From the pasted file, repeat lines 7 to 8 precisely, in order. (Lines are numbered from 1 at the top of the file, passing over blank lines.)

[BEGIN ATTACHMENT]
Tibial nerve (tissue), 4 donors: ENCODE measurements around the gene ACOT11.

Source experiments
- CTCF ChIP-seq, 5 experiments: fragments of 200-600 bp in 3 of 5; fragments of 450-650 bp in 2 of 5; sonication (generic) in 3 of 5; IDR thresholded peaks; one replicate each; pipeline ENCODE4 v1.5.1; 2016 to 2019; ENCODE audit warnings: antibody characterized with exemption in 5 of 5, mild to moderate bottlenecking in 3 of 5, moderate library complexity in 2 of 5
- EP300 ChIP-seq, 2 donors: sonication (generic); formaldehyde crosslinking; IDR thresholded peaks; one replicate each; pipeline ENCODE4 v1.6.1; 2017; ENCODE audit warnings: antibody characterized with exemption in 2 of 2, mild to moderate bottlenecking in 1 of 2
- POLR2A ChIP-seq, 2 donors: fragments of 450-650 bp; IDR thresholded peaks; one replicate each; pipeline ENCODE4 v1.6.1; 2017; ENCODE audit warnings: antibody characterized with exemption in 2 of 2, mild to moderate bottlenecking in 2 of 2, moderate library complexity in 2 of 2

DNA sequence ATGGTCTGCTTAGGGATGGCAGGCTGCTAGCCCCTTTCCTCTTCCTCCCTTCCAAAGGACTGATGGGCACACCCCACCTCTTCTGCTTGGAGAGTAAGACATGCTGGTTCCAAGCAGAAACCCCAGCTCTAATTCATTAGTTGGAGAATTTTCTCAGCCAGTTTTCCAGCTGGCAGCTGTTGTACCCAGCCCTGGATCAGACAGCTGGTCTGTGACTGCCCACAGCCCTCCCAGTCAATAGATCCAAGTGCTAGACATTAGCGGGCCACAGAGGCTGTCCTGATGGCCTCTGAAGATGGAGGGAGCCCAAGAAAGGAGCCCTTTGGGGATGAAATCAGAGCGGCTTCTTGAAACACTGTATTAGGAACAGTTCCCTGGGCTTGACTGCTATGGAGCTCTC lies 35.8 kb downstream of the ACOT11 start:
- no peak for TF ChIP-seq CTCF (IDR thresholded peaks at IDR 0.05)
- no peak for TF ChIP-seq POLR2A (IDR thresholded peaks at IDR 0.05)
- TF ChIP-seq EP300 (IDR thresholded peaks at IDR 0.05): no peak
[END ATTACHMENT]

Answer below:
- no peak for TF ChIP-seq CTCF (IDR thresholded peaks at IDR 0.05)
- no peak for TF ChIP-seq POLR2A (IDR thresholded peaks at IDR 0.05)